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I've never been to Dubai, but I passed through the airport in Kuwait City recently and the exchange rate was killer - turns out I paid something like $12 USD for a hamburger and fries. Between that, and city of Dubai itself probably having a cost of living similar to Manhattan, I guess I can start to see where $200k goes.

Tim


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 Post subject: Re: Young w/ high income - Retirement fund question
PostPosted: Fri Oct 05, 2012 1:38 pm 

Joined: Fri May 04, 2012 2:23 pm
Posts: 810
stannius wrote:
Bichon Frise wrote:
Your savings could definitely be higher, as I have had a family, made about half of what you did and saved approx that much (of course, that included employer 401k match). I'm not asking you to justify your savings rate, nor do I care to hear your reasons, I'm just simply pointing out that you could save more if you so desired.


I could have written that same paragraph, word for word.

Truth be told, you really should be saving more of your salary. $50k is about 20%. You should probably be saving more than that to retire comfortably.

Your high income means your savings rate has to be higher than a normal income person for various reasons. You pay more taxes, now and in retirement. You get less of your income replaced by social security (assuming you're even paying into social security right now). Your income may be at risk to changes in the financial markets, so you might not be able to keep earning it until 70.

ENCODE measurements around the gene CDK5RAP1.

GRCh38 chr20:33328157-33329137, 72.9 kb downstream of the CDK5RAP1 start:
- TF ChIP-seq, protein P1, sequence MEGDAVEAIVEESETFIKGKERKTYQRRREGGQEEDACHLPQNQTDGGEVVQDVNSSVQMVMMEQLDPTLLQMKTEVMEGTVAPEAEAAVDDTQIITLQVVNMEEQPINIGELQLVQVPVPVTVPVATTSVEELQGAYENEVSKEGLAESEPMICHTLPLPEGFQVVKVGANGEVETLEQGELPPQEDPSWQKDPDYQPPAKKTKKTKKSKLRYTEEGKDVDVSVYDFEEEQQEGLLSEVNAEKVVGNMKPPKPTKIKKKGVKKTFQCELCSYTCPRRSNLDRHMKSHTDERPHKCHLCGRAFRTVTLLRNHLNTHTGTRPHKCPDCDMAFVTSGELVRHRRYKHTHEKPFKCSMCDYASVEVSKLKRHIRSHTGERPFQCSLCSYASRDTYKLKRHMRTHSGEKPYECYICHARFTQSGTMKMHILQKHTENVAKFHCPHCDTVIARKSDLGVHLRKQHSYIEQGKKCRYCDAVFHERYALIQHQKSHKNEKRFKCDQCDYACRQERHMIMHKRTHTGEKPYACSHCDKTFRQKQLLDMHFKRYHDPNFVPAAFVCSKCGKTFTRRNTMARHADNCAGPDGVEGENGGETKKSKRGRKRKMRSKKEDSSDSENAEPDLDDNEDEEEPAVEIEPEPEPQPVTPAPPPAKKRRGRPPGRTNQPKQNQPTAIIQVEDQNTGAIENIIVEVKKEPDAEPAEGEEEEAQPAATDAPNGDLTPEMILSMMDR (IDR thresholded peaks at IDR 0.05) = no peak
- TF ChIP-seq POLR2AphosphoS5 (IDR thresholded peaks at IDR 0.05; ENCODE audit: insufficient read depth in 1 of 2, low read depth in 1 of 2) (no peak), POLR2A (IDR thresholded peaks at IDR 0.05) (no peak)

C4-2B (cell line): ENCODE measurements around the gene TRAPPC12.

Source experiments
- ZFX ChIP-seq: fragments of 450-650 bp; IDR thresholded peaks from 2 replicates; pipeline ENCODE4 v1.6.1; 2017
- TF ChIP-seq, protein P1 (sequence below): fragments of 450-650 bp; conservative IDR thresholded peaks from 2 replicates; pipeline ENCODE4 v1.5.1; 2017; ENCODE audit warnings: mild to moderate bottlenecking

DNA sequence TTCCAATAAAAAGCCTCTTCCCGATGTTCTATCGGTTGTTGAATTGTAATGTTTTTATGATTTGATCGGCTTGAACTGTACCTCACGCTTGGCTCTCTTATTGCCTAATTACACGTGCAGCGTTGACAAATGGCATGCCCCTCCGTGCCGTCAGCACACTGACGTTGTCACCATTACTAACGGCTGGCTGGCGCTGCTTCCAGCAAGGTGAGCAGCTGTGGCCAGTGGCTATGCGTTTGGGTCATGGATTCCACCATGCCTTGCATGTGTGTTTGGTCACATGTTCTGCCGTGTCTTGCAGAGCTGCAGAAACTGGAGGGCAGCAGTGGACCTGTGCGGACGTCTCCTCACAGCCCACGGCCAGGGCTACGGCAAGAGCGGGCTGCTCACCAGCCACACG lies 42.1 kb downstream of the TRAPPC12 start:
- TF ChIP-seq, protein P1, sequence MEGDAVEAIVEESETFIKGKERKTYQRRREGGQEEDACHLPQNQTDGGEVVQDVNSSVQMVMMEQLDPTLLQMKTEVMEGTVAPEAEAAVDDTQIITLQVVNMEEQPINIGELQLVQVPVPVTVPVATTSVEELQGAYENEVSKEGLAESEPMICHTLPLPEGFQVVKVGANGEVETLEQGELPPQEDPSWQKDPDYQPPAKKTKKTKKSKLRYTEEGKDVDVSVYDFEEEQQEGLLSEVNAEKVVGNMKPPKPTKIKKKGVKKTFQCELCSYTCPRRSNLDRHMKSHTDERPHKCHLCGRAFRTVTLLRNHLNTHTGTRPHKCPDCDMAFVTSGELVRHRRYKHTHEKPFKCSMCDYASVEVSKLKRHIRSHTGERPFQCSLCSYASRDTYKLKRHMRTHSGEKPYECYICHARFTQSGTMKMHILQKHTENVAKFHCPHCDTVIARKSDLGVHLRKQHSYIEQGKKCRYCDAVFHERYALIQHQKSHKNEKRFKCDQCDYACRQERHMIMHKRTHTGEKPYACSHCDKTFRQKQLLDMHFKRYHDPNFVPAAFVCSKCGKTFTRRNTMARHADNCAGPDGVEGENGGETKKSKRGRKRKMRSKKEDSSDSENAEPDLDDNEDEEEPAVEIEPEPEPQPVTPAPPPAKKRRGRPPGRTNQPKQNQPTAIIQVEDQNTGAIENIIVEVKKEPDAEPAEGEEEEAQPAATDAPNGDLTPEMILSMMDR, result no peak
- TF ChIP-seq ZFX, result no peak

And not related to your income per se, your lack of access to tax-advantaged retirement accounts is another reason you should up your savings.


of course, this only applies if the OP has any desire to retire. Or perhaps, they are happy to retire in a shack in the middle of Mississippi eating Nutria. Some people put a heavier emphasis on today, and I don't think that is wrong. Just different.

_________________
Bichon Frise

"If you only have 1 year to live, move to Penn...as it will seem like an eternity."


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 Post subject: Re: Young w/ high income - Retirement fund question
PostPosted: Sat Oct 06, 2012 1:07 am 

Joined: Fri Oct 05, 2012 6:53 am
Posts: 5
Well, the 50k savings is sort of a base line I've set for myself, but you're all right in that I should be able to save more. Also, bonus is a relatively sizable portion of total comp, so that's variable and you don't know how you're gonna do - if it comes in high I could save more (or invest in a watch?).

Thanks for all the help, everyone.